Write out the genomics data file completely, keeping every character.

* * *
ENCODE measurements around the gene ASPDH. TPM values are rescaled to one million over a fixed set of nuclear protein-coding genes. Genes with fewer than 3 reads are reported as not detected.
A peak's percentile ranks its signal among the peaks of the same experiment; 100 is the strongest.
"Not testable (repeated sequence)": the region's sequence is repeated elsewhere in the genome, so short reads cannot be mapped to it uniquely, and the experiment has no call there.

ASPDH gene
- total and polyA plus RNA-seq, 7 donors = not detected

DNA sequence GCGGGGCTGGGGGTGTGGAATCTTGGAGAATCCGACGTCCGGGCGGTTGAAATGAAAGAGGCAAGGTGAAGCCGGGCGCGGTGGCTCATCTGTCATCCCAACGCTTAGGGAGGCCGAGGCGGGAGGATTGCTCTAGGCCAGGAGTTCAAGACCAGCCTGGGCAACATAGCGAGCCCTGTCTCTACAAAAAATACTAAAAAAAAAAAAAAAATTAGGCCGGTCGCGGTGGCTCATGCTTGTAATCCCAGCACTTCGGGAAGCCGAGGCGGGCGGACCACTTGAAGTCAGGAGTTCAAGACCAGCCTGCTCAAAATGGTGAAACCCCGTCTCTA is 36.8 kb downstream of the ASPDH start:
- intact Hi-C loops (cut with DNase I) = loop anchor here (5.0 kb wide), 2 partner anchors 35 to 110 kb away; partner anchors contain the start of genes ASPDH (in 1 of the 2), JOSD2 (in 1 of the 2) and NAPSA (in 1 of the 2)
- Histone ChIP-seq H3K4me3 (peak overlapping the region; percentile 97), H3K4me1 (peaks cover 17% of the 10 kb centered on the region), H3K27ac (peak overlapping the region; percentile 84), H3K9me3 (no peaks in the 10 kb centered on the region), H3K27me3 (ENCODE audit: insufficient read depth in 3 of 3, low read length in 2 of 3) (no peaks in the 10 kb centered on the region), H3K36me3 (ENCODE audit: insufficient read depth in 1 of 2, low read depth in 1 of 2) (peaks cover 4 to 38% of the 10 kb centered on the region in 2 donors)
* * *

ENCODE measurements around the gene ASPDH. TPM values are rescaled to one million over a fixed set of nuclear protein-coding genes. Genes with fewer than 3 reads are reported as not detected.
A peak's percentile ranks its signal among the peaks of the same experiment; 100 is the strongest.
"Not testable (repeated sequence)": the region's sequence is repeated elsewhere in the genome, so short reads cannot be mapped to it uniquely, and the experiment has no call there.

ASPDH gene
- total and polyA plus RNA-seq, 7 donors = not detected

DNA sequence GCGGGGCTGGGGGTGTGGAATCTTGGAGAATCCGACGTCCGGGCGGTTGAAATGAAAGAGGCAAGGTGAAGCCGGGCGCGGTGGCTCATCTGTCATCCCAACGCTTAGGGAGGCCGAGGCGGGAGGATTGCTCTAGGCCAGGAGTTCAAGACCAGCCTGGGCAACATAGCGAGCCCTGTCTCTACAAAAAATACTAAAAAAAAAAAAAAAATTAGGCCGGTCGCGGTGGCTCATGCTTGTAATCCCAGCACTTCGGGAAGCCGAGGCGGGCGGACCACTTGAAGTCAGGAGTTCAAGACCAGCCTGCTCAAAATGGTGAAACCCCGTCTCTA is 36.8 kb downstream of the ASPDH start:
- intact Hi-C loops (cut with DNase I) = loop anchor here (5.0 kb wide), 2 partner anchors 35 to 110 kb away; partner anchors contain the start of genes ASPDH (in 1 of the 2), JOSD2 (in 1 of the 2) and NAPSA (in 1 of the 2)
- Histone ChIP-seq H3K4me3 (peak overlapping the region; percentile 97), H3K4me1 (peaks cover 17% of the 10 kb centered on the region), H3K27ac (peak overlapping the region; percentile 84), H3K9me3 (no peaks in the 10 kb centered on the region), H3K27me3 (ENCODE audit: insufficient read depth in 3 of 3, low read length in 2 of 3) (no peaks in the 10 kb centered on the region), H3K36me3 (ENCODE audit: insufficient read depth in 1 of 2, low read depth in 1 of 2) (peaks cover 4 to 38% of the 10 kb centered on the region in 2 donors)